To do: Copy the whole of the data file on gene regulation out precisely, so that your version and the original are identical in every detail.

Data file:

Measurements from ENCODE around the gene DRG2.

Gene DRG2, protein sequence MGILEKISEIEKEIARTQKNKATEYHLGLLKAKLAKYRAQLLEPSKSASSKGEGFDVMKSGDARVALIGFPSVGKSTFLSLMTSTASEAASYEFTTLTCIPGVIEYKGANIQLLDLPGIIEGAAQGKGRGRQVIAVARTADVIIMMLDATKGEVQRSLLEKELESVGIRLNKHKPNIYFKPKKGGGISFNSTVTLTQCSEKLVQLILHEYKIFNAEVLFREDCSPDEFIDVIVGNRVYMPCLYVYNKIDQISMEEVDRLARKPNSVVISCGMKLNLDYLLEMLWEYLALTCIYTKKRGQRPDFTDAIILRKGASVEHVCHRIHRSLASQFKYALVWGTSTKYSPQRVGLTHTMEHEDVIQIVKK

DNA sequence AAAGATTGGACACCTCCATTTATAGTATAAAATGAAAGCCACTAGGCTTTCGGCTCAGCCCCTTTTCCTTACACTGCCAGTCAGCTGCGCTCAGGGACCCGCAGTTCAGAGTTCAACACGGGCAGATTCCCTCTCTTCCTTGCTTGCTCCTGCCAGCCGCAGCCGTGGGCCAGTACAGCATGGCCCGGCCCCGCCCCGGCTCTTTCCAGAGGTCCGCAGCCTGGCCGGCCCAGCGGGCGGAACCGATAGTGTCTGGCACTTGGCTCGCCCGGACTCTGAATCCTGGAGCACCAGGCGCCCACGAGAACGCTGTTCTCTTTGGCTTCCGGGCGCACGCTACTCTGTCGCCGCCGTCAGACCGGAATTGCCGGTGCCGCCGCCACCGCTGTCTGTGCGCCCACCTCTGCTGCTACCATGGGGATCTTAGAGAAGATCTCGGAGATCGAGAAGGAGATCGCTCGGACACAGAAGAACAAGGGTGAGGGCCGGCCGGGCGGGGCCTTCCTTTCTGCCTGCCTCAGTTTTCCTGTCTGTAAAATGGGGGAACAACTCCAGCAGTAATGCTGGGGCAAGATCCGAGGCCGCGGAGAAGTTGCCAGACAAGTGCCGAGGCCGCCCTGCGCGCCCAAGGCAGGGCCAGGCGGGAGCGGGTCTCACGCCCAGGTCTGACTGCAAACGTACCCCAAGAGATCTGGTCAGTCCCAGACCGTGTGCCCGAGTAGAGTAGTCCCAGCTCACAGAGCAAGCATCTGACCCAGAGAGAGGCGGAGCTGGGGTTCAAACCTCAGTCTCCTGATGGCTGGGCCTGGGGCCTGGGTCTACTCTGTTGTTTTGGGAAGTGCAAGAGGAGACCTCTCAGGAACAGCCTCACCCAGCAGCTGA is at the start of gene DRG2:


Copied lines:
Measurements from ENCODE around the gene DRG2.

Gene DRG2, protein sequence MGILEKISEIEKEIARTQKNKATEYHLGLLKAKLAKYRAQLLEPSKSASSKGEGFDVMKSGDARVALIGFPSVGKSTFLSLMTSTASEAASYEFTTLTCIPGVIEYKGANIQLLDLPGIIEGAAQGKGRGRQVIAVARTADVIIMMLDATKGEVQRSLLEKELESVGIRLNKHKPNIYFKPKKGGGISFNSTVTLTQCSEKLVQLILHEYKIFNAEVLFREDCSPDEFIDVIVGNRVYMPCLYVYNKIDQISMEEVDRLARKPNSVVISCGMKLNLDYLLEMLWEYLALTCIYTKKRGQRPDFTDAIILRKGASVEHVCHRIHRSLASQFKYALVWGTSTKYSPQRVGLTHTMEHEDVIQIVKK

DNA sequence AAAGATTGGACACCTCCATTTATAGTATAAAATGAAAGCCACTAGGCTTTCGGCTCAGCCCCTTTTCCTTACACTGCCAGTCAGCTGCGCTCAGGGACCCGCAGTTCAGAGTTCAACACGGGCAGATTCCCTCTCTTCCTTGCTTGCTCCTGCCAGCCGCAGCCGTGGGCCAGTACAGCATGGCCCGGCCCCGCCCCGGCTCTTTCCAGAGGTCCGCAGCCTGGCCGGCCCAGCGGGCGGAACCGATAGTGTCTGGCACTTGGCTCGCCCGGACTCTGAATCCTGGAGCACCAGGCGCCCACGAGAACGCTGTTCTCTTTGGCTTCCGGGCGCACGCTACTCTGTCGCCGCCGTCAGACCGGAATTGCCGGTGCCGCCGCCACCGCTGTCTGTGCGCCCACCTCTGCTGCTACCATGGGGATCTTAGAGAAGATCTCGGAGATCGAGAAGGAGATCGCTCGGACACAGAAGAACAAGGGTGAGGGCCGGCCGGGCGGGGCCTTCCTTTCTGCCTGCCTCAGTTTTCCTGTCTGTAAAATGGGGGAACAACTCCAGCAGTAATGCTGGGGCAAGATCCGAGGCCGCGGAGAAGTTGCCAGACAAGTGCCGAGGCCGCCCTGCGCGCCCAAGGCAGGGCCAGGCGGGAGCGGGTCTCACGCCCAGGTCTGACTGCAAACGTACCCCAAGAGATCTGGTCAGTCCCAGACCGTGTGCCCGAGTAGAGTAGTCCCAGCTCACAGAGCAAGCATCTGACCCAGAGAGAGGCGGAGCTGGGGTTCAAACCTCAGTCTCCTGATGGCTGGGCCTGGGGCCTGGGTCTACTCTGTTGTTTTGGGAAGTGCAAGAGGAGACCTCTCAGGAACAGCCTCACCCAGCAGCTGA is at the start of gene DRG2: